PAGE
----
Android Gains Ground On Apple In Tablet Race; Microsoft Still Struggling


Android tablets are quickly leaving Apple's iPads in the dust as the Google-centric tablets now account for 61.9 percent of sales in 2013, compared with 36 percent for Apple, Gartner reports. Meanwhile, tablets running the Windows 8 operating system designed for mobile devices have seen sales grow an anemic 1.1 percent, representing total sales in 2013 of 2.1 percent of the tablet market share.

Worldwide tablet sales, according to Gartner, grew 68 percent in 2013, with growth attributed to the popularity of the low-end, smaller-screen tablet market and first-time buyers, Gartner said. Sales of Apple's iOS dropped 16.8 percentage points while Android jumped 16.1 percent.

Gartner's worldwide tablet report measured sales of tablets to "end users" -- which excludes business and institutional sales. Gartner reported tablet sales reached 195.4 million units in 2013.

Related: Strong Surface Sales Help Microsoft Beat Wall Street's Holiday Quarter Forecasts

Apple is still top dog when it comes to tablet sales by one company, selling 36 percent of all tablets. Samsung came the closest to matching Apple's domination of the tablet market, with 19.1 percent of all sales, followed by Asus, with 5.6 percent, and Amazon, with 4.8 percent.

From the enterprise vantage point, iOS still rules the roost, said Mike Carper, founder and senior adviser at Signature Mac, a Fort Wayne, Ind.-based VAR that specializes in Apple products.

"Customers may ask about Apple versus Android handsets, but with tablets in the workplace, it's a no-brainer. Our customers stick with iPads," Carper said. "iOS is easy to deploy and maintain. Microsoft's mobile platform has an advantage, such as running Office, but the trade-off of juggling the same Windows security as the desktop is a deal-breaker."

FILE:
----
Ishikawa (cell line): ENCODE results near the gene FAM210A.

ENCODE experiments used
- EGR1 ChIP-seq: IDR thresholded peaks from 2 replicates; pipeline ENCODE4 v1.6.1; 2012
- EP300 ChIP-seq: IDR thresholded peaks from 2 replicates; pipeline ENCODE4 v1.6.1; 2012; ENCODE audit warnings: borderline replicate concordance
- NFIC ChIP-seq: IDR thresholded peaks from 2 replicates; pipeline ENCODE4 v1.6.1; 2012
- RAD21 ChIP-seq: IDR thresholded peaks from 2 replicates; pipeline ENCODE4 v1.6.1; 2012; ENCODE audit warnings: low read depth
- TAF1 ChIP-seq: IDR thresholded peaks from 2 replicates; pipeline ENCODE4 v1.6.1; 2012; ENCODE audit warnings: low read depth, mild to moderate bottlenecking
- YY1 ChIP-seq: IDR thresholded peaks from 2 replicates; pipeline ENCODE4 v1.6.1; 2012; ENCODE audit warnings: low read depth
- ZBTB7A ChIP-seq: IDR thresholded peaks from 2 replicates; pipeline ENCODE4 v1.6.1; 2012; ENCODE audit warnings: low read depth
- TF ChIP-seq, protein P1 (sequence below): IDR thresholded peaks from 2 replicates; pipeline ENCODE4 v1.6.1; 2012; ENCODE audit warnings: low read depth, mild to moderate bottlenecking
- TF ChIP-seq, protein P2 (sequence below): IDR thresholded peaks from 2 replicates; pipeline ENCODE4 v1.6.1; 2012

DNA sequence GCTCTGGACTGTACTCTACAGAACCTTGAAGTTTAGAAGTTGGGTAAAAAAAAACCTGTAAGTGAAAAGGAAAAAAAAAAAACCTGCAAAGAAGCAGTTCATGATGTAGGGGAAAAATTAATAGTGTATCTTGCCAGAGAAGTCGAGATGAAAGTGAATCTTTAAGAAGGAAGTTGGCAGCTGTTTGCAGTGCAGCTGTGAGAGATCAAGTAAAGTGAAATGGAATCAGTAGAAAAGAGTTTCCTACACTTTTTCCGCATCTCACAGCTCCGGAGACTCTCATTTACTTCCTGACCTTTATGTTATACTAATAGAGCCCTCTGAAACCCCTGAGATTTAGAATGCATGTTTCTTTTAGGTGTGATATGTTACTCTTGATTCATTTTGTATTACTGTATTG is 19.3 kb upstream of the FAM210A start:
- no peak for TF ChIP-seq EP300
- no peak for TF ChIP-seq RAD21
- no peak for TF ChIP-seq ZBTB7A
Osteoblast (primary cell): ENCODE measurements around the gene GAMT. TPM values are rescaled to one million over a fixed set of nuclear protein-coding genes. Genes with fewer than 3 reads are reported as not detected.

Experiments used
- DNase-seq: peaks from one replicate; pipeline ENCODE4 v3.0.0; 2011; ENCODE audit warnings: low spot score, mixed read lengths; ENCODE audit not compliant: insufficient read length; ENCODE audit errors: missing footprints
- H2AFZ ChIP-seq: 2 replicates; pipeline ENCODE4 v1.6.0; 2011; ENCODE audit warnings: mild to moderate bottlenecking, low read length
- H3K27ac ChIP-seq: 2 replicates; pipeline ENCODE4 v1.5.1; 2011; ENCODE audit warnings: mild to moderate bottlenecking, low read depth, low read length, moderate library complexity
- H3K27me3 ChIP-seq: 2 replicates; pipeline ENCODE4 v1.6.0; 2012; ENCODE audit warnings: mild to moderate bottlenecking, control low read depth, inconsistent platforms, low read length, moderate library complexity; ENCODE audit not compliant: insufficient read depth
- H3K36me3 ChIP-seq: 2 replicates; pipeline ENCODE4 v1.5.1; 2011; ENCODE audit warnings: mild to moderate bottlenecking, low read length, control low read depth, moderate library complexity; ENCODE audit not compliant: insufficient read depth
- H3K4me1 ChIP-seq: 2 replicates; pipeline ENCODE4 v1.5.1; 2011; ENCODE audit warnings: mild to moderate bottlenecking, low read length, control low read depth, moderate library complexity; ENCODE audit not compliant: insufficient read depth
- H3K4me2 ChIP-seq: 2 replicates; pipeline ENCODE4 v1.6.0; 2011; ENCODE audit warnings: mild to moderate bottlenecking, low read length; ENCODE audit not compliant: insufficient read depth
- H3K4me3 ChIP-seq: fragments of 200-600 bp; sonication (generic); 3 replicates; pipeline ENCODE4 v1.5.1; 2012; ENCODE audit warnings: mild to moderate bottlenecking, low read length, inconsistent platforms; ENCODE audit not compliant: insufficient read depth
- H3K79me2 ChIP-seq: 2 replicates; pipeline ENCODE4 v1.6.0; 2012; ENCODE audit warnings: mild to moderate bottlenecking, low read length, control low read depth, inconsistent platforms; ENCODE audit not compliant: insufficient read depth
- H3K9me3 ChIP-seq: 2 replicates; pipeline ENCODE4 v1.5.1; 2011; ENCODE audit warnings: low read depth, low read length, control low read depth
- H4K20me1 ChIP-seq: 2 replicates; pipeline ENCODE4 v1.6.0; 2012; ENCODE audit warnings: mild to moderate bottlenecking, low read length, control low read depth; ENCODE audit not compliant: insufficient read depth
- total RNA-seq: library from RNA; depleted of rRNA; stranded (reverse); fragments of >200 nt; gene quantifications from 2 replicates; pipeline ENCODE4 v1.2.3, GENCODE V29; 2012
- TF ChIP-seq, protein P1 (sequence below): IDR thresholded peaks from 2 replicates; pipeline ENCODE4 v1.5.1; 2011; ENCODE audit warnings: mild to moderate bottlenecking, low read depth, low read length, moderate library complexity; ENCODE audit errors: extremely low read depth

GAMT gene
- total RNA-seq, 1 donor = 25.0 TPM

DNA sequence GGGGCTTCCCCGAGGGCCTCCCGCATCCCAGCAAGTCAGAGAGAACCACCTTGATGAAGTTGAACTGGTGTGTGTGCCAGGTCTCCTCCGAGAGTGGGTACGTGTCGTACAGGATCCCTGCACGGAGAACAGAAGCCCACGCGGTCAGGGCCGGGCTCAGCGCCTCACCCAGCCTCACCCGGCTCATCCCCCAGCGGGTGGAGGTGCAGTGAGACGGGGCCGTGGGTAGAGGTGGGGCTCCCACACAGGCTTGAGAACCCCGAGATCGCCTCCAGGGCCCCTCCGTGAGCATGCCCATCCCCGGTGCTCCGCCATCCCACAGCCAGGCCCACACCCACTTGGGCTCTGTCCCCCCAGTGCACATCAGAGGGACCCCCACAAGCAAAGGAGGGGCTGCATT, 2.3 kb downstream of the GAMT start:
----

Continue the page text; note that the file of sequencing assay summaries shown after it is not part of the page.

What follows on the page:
Microsoft, whose second-generation Surface tablets running an updated version of the Windows 8 mobile OS went on sale Oct. 22, failed to make a significant dent in the tablet landscape, according to Gartner.

Gartner analyst Roberta Cozza, research director, wrote: "To compete, Microsoft needs to create a compelling ecosystem proposition for consumers and developers across all mobile devices, as tablets and smartphones become key devices for delivering applications and services to users beyond the PC."

Allen Falcon, CEO of Cumulus Global, a Westborough, Mass.-based, cloud-focused solution provider and Google Apps partner, said interest in Android tablets is up with his customers, estimating about two-thirds of his customers are kicking the tires on Android tablets and expressing interest in expanding their Android devices to include handsets to tablets.

"As the Android OS grows in relevance outside the enterprise, we are seeing more and more of our customers ask about and move to Android tablets. The beautiful thing about Google is it's platform-agnostic and works perfectly with iOS, Android or Microsoft's Surface tablets."

In January, Microsoft cited strong Surface sales as a contributing factor in beating its fourth-quarter Wall Street revenue expectations. Surface revenue came in at $893 million for the quarter, more than double what Microsoft reported in the first quarter, the first in which it broke out Surface sales.

The Surface and Surface Pro 2 tablets have a larger foothold in the corporate environment because companies like to standardize on one platform, said Mika Kitagawa, principal research analyst at Gartner. "The biggest problem for Windows tablets in the enterprise is that many companies still haven't upgraded from Windows 7 to Windows 8.1. Once they do, they might give Surface or a Windows tablet a try."

"Tablets are a brutal business for solution providers. It doesn't matter if it's Microsoft, Android or Apple. From my point of view, we focus less on tablet hardware and more on the server and storage solutions that these tablets connect to," said Todd Swank, director of product marketing at Equus, a Microsoft partner based in Minnetonka, Minn. Swank said the tablet challenge is adding value to commodity tablets with razor-thin margins. "In the enterprise, the market doesn't look any different today than it did a year ago. I don't see much changing in 2014 either."

Kitagawa said that iOS is still the dominant OS in the business. "Tablet usage is based on applications. There are not enough tablet-friendly Windows apps to justify the jump to a Surface. Plus, Android isn't secure enough on the tablet. That leaves iOS, which is the OS of choice for most companies."

PUBLISHED MARCH 3, 2014